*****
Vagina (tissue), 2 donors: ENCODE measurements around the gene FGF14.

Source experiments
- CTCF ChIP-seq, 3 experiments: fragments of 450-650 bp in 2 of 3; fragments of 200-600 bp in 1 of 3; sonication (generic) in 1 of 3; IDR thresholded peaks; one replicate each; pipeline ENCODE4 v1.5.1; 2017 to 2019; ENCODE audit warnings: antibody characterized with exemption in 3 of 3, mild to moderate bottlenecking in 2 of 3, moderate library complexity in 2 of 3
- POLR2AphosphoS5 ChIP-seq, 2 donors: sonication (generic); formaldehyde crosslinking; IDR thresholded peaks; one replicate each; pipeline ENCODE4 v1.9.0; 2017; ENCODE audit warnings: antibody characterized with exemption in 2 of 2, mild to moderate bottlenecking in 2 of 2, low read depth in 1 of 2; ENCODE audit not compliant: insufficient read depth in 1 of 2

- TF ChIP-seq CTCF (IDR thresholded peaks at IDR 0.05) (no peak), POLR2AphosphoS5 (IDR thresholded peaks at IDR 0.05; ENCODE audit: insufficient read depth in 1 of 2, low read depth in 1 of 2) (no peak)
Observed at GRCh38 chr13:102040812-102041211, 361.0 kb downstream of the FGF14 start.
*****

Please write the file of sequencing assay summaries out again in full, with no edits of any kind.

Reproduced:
Vagina (tissue), 2 donors: ENCODE measurements around the gene FGF14.

Source experiments
- CTCF ChIP-seq, 3 experiments: fragments of 450-650 bp in 2 of 3; fragments of 200-600 bp in 1 of 3; sonication (generic) in 1 of 3; IDR thresholded peaks; one replicate each; pipeline ENCODE4 v1.5.1; 2017 to 2019; ENCODE audit warnings: antibody characterized with exemption in 3 of 3, mild to moderate bottlenecking in 2 of 3, moderate library complexity in 2 of 3
- POLR2AphosphoS5 ChIP-seq, 2 donors: sonication (generic); formaldehyde crosslinking; IDR thresholded peaks; one replicate each; pipeline ENCODE4 v1.9.0; 2017; ENCODE audit warnings: antibody characterized with exemption in 2 of 2, mild to moderate bottlenecking in 2 of 2, low read depth in 1 of 2; ENCODE audit not compliant: insufficient read depth in 1 of 2

- TF ChIP-seq CTCF (IDR thresholded peaks at IDR 0.05) (no peak), POLR2AphosphoS5 (IDR thresholded peaks at IDR 0.05; ENCODE audit: insufficient read depth in 1 of 2, low read depth in 1 of 2) (no peak)
Observed at GRCh38 chr13:102040812-102041211, 361.0 kb downstream of the FGF14 start.